Educator Candace Francis goes online to show kids why reading is fun
Janelle De Souza
Learning to read is the first step towards all academics and many careers, but it is also something that could be enjoyed for the worlds and experiences that can be opened up.
With this in mind, educator Candace Francis founded two online entities, Bold Print Bookshop and Desha Academy.
Bold Print was launched in hopes of bringing the joy of reading back to children instead of just focusing on exams.
“Reading was meant to be enjoyed. You can look at the depth of the language, the way words are used, and understand the description of people and things.
A teacher in the primary school system for 20 years, Francis said she has seen the decline in the number of adults encouraging children to read or play stories, or children reading with satisfaction for hours.
“I’ve seen the change in what reading is. A lot of factors have contributed to that, but part of that is that exams have become so competitive now, we tend to just focus on reading for that purpose. Also, until recently, we hadn’t integrated technology into teaching, so kids associated reading in school and technology with fun.
“Also, you would hear parents using reading as a form of punishment. So a child does something wrong and the parent takes away play time or a device and tells the child to go read. After a while, children associate reading with a form of punishment.
As a result, Bold Print Bookshop launched online in 2019. She originally intended to eventually open a physical space, but with the onset of the pandemic she thought it best to leave it online.
Bold Print’s books target children ages 3-12. They include coloring books, story books and educational books, but no textbooks, from international, Caribbean and local authors.
“I try to support local authors because growing up I was mainly exposed to foreign authors. They were one or two (local authors) but most of the time they had to leave the country to become a writer. So I felt as a TT citizen that I or anyone else in the Caribbean couldn’t write because I had never seen it. I had no model.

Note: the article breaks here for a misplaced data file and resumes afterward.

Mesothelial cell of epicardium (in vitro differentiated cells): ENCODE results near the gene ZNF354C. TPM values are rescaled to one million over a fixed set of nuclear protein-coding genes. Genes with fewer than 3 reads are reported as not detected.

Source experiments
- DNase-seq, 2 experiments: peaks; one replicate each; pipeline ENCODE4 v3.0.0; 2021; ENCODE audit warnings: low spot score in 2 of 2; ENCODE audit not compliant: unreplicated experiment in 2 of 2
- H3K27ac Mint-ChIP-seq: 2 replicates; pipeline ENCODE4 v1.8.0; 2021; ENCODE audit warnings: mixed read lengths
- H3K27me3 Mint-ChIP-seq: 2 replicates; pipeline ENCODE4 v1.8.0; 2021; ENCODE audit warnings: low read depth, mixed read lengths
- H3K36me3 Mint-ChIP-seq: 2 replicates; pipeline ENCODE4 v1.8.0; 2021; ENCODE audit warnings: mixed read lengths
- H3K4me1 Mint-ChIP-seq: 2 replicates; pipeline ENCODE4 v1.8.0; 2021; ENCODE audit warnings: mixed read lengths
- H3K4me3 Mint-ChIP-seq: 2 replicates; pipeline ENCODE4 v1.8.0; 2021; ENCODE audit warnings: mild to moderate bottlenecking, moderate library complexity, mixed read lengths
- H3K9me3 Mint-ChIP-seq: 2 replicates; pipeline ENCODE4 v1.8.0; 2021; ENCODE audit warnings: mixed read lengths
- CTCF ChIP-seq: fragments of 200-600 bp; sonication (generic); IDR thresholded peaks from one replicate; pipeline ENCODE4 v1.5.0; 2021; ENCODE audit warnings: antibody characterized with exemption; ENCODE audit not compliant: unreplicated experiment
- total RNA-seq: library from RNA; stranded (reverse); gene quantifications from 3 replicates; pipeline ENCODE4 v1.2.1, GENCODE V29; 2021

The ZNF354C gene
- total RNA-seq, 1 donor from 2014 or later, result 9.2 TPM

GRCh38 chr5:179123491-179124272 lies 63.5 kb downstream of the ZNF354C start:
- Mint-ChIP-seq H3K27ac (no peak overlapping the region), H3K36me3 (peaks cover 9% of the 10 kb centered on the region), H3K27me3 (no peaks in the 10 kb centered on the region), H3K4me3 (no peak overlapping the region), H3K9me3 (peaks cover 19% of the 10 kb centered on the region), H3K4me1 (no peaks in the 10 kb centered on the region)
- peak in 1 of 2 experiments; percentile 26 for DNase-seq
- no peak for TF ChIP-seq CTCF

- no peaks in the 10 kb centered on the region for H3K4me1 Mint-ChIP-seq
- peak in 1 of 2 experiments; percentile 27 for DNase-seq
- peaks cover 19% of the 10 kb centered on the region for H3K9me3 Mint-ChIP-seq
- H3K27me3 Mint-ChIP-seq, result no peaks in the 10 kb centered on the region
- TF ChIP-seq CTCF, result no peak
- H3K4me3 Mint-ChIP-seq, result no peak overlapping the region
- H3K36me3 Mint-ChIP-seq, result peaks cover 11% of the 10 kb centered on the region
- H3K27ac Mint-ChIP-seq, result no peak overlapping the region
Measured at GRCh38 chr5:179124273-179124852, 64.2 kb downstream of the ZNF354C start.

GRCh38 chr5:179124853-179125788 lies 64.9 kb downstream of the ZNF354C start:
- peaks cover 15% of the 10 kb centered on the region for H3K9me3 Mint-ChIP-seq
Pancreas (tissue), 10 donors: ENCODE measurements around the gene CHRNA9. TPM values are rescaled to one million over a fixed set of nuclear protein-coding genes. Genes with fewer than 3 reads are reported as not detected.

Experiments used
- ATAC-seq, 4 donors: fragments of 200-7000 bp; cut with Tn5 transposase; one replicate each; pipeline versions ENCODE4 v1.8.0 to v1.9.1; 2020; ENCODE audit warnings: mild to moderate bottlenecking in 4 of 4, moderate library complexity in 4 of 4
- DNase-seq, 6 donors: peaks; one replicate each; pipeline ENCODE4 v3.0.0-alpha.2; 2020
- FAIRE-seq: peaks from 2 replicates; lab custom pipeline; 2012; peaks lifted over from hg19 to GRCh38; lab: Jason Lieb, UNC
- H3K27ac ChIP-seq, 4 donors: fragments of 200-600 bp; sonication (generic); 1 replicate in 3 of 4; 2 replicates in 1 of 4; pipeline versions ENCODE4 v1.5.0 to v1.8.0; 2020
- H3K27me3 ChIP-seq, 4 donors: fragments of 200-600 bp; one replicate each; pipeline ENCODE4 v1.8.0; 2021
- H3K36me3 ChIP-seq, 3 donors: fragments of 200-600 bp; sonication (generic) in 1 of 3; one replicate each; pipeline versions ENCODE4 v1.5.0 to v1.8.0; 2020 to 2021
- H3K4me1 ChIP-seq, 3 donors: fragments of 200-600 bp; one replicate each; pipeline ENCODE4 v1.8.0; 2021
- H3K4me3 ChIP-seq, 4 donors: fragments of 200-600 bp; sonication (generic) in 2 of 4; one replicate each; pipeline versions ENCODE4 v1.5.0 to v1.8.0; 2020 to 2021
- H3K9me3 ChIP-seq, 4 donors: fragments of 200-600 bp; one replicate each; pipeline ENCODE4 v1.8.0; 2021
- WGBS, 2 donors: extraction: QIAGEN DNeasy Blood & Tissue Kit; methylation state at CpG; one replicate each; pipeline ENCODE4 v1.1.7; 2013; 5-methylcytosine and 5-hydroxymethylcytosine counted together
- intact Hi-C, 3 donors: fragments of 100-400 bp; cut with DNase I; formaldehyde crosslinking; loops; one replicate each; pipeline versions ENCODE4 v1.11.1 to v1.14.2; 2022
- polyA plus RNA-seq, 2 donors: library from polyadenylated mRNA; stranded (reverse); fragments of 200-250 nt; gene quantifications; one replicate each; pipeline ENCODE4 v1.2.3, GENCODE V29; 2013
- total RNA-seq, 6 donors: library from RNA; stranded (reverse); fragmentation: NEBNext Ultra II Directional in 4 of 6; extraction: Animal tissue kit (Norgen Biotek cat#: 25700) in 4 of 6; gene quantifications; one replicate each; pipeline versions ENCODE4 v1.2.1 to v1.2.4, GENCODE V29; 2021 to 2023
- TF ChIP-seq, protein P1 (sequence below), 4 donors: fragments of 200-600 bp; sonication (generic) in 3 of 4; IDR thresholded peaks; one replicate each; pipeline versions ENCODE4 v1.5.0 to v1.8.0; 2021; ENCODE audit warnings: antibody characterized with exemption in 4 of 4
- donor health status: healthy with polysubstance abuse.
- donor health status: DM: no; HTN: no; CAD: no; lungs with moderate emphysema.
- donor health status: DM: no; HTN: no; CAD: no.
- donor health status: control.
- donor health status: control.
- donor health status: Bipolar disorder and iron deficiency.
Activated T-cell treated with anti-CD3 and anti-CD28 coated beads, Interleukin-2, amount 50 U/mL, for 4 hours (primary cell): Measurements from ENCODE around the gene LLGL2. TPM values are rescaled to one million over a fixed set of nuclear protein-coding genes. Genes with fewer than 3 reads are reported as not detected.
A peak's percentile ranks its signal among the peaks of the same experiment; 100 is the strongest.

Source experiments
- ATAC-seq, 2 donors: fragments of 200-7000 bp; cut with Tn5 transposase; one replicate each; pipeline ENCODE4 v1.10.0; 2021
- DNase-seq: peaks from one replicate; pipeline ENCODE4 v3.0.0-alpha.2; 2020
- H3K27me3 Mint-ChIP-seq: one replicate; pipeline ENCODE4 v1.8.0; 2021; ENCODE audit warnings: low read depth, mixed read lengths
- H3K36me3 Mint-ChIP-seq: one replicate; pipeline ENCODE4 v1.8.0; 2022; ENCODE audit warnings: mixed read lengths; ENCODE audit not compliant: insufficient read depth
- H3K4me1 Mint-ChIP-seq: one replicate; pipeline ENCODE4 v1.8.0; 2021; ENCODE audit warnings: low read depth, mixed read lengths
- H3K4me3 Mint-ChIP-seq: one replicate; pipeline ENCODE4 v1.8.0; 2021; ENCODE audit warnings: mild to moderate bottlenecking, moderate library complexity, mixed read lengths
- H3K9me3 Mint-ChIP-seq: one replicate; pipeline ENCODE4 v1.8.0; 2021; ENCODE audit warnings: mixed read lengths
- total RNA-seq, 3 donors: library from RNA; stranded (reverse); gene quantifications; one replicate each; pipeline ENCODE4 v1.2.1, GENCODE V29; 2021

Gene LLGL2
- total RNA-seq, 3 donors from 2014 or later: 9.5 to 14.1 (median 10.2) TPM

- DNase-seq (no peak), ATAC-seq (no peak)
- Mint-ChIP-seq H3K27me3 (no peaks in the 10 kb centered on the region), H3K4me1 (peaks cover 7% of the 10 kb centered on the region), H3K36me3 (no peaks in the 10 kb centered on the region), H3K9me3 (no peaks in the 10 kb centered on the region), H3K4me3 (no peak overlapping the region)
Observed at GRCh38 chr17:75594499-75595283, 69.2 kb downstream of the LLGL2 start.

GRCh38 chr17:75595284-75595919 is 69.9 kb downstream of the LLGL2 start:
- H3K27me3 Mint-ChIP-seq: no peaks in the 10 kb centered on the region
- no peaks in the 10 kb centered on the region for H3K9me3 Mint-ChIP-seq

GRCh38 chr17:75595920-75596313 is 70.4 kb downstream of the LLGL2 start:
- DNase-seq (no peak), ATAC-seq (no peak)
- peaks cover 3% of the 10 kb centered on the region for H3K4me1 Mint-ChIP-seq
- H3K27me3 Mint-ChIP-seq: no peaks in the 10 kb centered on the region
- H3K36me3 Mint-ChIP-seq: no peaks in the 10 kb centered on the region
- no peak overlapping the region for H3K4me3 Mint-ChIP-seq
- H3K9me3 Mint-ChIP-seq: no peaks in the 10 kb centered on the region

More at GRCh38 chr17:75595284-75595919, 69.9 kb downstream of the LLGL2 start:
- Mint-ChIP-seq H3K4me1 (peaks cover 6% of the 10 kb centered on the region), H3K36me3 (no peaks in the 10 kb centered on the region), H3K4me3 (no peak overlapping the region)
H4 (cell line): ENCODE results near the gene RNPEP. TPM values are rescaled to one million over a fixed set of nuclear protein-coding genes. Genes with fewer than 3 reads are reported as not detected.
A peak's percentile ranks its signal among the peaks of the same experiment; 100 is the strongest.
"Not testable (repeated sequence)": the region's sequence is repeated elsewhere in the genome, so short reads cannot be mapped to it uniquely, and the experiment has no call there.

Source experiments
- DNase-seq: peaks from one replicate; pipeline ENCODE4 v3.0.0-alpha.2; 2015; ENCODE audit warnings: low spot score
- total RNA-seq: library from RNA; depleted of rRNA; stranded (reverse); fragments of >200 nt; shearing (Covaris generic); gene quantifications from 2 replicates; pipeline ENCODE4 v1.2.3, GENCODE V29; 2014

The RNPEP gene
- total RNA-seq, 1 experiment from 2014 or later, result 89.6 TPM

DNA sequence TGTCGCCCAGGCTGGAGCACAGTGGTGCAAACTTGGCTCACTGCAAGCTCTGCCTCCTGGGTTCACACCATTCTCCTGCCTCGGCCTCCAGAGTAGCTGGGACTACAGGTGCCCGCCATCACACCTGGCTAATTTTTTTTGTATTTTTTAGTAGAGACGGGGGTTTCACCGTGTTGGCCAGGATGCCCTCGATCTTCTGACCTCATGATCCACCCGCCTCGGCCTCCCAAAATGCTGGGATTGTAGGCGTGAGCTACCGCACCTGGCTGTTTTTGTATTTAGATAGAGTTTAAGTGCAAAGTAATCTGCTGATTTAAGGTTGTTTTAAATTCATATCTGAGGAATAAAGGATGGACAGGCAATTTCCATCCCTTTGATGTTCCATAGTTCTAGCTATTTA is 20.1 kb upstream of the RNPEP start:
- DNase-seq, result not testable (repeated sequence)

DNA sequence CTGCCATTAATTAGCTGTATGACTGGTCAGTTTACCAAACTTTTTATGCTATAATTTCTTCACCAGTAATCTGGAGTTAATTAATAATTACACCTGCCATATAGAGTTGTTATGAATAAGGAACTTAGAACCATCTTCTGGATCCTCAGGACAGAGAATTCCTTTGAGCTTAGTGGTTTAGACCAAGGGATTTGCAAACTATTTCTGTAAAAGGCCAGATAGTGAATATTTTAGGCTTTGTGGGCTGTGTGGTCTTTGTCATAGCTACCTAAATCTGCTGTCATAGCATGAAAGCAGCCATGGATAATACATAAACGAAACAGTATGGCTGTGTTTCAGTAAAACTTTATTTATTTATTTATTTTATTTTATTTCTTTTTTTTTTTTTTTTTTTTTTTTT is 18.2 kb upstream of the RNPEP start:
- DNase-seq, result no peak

“So when I opened the bookstore, I realized I needed to expose kids to the works of Caribbean authors so they could probably be inspired by them.”
Local authors featured in the bookstore include Betty Peter, five-year-old Coryn Anaya Clarke, health professional Phillip Simon, environmentalist Katrina Khan-Roberts, Mikkell Khan, Charisse Broome and many more.
In June 2020, she launched the Desha Academy as an extension of the bookstore.
“There were activities I wanted to do but I didn’t want it to be part of the bookstore itself, because it’s more on the education side. The bookstore is where I would have the resources to complete the educational aspect.
Its intention is to promote the TT with videos about its history, culture, folklore, national emblems and more. These resources, as well as some science, math, and English learning resources, are available for free on the academy’s website.
However, to go further, parents must register for access to online lessons, a book club for children aged 9 to 12 and a separate book club where books can be consulted while parents begin discussions on the material.
Prior to covid19, Francis curated exhibits celebrating literacy with the help of former teacher Winifred Assoon. Children and adults performed monologues and duets, there were tales, as well as the reading of poetry and verse.
“I wanted kids and parents to realize that literacy doesn’t have to be boring, just sitting in a classroom reading a story. You might have fun doing it.
During the pandemic, she conducted interviews with various writers, including author Phillip Simon, which gave kids a feel for the writing and publishing processes before allowing kids to ask questions.
She said it helped kids realize that authors are just like them, can have the same experiences, including writers’ block, and that writing isn’t just about exams or even books. . This opened up the idea of careers as writers, including journalism, advertising, communication specialists, and teaching.
Francis is setting up a space on the Desha Academy website about the TT dialect and its various influences, highlighting Hindi, Spanish, French and African words still used today.
She is also working on a curriculum in Spanish, more on social studies and videos in English, and a curriculum based on science, technology, engineering, arts and math (STEAM).
Francis expressed his enthusiasm for the project and is working on building a team to do everything bit by bit.